Alfred Schnittke, Nagasaki
by Byron Adams
Written for the concert Requiem for the 20th Century, performed on December 10, 2014 at Carnegie Hall.
Born Nov 24, 1934, in Engels, Russia
Died August 3, 1998, in Hamburg
Composed in 1958
Broadcast premiere in 1959 by the Moscow Radio Symphony
Public premiere on Nov 23, 2006, in Cape Town by the Cape Philharmonic conducted by Owain Arwel Hughes with soloist Hanneli Rupert
Performance Time: Approximately 37 minutes
Instruments for this performance: 4 flutes, 2 piccolos, 4 oboes, 1 English horn, 4 clarinets, 1 E-flat clarinet, 1 bass clarinet, 4 bassoons, 1 contrabassoon, 9 French horns, 4 trumpets, 4 trombones, 2 tubas, timpani, percussion (triangle, wood block, snare drum, cymbals, bass drum, tamtam, glockenspiel, xylophone, musical saw, vibraphone, chimes), 1 piano, 1 celesta, 1 organ, 2 harps, 26 violins, 10 violas, 10 cellos, 8 double basses, chorus, and mezzo-soprano soloist
Alfred Schnittke’s career was surrounded by ambiguity from the start. His father, who was Jewish, was born in Frankfurt and immigrated to the Soviet Union in 1927, so that Schnittke’s name, history, and ethnicity were perceived as marginal within Soviet official circles. As Schnittke told the author Georgy Feré, “And thus we—both half-German, half-Buddhists—are like people on the sidelines.” Even his first lessons in music, which occurred in 1946 while his father was stationed in Vienna, took place outside of the Soviet orbit. Schnittke wrote later, “I felt every moment there to be a link of the historical chain; all was multi-dimensional; the past represented a world of ever-present ghosts.” For Schnittke, the shock of the past was not the music of Rimsky-Korsakov, Mussorgsky, or Tchaikovsky, but Mozart, Schubert, and Beethoven. This aesthetic foundation led to trouble after Schnittke’s career began in earnest, given that his models inevitably invited the charge of “formalism” from those envious of his talent.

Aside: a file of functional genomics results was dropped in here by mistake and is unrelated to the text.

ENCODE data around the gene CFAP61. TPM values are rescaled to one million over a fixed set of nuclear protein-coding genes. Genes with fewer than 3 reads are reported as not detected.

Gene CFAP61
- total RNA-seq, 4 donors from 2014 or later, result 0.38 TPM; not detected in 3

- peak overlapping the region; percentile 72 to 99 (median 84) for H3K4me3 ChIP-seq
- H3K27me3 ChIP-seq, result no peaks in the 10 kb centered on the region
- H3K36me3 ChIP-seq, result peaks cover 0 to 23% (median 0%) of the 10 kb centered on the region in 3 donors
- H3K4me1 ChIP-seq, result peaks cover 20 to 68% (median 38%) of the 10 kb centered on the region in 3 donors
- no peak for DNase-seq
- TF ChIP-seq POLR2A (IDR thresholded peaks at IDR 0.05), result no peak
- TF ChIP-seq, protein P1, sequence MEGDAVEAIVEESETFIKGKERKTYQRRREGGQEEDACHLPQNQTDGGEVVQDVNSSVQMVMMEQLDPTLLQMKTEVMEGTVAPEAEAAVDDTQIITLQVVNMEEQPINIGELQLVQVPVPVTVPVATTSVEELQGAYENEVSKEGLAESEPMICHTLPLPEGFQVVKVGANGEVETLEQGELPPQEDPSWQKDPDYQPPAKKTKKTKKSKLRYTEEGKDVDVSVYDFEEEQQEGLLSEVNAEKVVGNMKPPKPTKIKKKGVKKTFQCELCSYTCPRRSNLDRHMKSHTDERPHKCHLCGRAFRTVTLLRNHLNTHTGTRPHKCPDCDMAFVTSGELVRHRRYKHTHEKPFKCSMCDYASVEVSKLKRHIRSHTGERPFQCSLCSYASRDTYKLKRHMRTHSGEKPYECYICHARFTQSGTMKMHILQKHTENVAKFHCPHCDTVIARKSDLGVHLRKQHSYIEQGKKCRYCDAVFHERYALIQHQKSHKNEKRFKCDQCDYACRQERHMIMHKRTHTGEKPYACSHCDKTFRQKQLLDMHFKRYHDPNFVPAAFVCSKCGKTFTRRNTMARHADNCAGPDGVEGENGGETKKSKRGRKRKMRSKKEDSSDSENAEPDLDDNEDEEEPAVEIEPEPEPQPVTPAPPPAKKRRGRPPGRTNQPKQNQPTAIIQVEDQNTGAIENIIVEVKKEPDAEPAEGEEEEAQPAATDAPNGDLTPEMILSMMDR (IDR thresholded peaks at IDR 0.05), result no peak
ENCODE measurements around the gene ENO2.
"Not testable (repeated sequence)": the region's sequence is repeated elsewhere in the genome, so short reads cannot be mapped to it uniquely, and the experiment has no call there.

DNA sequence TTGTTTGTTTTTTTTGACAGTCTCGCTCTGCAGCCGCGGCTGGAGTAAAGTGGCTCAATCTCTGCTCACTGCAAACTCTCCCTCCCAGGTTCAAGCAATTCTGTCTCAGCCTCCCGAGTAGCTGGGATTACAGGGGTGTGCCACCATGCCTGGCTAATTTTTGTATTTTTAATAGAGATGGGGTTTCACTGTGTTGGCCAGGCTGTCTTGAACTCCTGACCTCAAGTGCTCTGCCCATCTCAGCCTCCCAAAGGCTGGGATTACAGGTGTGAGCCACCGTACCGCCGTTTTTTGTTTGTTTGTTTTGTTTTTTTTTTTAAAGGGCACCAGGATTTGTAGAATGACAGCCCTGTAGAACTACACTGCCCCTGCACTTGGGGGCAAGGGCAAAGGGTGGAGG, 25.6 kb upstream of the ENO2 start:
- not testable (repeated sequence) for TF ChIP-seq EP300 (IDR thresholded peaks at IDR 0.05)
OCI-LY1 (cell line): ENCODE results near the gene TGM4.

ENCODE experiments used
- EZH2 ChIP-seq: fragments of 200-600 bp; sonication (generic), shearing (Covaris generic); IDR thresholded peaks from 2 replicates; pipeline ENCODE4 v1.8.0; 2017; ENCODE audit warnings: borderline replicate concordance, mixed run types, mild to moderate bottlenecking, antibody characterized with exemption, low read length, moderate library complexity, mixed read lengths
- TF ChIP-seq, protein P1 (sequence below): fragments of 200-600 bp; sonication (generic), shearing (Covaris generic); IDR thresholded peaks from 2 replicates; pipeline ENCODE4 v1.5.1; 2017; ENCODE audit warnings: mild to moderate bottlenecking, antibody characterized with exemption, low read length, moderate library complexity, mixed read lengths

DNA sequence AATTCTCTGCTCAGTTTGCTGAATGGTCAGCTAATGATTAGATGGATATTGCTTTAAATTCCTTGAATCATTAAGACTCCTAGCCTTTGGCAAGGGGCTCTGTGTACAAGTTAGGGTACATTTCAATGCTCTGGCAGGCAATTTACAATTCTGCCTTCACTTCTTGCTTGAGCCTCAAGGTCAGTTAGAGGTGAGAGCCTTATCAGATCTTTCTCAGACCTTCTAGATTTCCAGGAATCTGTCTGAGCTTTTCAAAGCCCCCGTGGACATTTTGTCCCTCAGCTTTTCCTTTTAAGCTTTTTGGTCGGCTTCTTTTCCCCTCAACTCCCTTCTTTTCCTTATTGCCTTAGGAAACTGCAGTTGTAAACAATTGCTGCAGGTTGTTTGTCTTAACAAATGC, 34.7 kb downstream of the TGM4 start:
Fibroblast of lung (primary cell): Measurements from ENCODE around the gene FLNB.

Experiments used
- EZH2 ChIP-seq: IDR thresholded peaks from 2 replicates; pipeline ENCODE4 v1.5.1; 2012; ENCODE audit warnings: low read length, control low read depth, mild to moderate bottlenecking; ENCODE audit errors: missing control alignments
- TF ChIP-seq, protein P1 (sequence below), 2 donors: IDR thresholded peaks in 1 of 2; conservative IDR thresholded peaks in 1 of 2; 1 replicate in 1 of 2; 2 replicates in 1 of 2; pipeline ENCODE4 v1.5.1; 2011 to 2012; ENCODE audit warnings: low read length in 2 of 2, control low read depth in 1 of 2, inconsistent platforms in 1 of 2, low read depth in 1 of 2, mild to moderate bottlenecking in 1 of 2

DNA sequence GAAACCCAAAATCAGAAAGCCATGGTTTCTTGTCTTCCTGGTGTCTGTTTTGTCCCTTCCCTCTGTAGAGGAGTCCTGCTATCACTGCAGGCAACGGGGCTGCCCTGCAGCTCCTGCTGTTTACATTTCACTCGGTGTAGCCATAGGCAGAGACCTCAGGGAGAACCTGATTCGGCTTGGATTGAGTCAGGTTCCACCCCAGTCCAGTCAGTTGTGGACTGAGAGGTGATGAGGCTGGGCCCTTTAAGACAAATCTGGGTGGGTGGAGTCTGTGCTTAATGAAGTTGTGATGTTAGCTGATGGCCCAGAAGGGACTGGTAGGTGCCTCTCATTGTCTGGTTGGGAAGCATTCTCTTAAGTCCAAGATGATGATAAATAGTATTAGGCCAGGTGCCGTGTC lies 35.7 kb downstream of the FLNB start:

The origin of Schnittke’s oratorio, Nagasaki, was strictly practical, as it was assigned by his teacher Evgeniy Golubev as a “graduation exercise” from the Moscow Conservatory. Golubev had suggested that his pupil set the poem “Nagasaki,” by the much-lauded “official” poet Vladimir Sofranov, who took as his subject the dropping of an atomic bomb on that Japanese city by an American warplane on August 9, 1945. In a move sure to irritate Sofranov, Schnittke excised parts of his poem while keeping its overall expressive arch from disaster to rebirth. Furthermore, Schnittke augmented Sofranov’s text with Russian translations of shorter poems by two Japanese authors, Toson Shimazaki and Eisaku Yoneda.
Schnittke completed his oratorio in 1958, graduating successfully from the Conservatory. Influenced by Shostakovich (who defended Schnittke’s score), Stravinsky, and Carl Orff, Nagasaki was, in the composer’s words, given a “first-class berating” by the Secretariat of the Union of Composers USSR in the autumn of 1958. Unexpectedly, however, Radio Moscow recorded Nagasaki in the spring of 1959; it was broadcast throughout the USSR and to Japan on August 6, 1960, the anniversary of the bombing of Hiroshima.
Byron Adams is Professor of Musicology at the University of California, Riverside.